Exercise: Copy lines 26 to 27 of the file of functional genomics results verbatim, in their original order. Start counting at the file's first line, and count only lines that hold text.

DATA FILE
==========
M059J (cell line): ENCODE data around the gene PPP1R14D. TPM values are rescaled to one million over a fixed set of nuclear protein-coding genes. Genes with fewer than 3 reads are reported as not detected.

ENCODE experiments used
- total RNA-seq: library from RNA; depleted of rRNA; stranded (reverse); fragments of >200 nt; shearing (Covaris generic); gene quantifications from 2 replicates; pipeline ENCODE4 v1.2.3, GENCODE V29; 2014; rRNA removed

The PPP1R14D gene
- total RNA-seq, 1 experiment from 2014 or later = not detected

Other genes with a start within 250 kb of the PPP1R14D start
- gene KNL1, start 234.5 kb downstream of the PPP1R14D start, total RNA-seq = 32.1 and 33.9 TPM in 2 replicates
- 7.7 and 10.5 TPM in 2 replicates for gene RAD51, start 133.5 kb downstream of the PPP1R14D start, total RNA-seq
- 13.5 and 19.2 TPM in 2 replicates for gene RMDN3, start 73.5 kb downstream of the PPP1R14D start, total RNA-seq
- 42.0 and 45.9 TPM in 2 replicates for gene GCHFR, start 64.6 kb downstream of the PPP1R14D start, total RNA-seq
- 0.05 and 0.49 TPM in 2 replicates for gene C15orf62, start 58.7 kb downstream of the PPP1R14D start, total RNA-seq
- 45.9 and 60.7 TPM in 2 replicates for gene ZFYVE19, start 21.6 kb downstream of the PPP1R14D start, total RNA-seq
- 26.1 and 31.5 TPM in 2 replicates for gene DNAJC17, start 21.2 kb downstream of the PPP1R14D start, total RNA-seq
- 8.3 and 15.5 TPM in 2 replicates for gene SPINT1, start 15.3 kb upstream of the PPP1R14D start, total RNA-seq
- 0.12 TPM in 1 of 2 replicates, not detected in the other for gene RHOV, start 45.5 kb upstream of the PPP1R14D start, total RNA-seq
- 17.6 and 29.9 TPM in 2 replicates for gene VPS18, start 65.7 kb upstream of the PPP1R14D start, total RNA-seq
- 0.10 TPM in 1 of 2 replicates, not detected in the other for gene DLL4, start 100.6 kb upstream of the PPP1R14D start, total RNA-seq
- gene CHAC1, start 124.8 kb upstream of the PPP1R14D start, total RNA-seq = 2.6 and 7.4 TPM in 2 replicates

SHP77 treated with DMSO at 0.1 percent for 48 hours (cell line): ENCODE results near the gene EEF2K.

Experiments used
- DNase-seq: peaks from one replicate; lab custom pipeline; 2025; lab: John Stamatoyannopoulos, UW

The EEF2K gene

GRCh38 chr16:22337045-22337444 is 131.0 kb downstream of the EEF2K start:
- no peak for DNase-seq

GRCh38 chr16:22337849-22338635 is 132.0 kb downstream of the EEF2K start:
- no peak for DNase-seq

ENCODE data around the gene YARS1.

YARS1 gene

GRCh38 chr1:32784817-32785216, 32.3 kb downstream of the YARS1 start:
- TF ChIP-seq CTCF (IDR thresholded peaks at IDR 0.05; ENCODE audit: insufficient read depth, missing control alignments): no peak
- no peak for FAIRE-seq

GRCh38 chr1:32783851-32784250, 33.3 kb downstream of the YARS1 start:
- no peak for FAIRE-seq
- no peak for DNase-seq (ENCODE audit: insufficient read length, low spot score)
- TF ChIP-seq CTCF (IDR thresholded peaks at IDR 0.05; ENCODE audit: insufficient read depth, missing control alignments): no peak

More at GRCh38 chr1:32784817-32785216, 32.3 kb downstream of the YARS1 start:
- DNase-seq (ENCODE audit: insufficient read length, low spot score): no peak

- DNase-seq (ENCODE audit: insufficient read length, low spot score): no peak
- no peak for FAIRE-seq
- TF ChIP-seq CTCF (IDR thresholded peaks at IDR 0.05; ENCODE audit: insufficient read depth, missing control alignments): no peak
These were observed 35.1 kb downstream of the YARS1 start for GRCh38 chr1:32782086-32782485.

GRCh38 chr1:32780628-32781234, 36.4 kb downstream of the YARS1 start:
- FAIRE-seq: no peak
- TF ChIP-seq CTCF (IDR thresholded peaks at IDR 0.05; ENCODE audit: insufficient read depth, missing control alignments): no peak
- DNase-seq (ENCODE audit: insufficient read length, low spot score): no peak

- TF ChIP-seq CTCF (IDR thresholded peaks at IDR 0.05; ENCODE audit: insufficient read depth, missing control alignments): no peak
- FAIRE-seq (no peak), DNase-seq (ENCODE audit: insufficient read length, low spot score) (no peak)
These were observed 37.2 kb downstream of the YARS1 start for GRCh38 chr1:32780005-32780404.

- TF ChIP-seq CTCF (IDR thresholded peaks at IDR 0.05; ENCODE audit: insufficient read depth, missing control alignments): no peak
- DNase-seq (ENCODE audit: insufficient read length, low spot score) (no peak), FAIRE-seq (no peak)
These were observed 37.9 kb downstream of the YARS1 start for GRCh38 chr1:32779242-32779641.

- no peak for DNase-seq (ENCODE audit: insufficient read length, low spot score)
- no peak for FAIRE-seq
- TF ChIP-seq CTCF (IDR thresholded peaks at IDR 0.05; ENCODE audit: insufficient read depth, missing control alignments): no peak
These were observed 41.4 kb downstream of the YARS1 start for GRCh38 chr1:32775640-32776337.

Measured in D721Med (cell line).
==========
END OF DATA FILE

- no peak for DNase-seq

ENCODE data around the gene YARS1.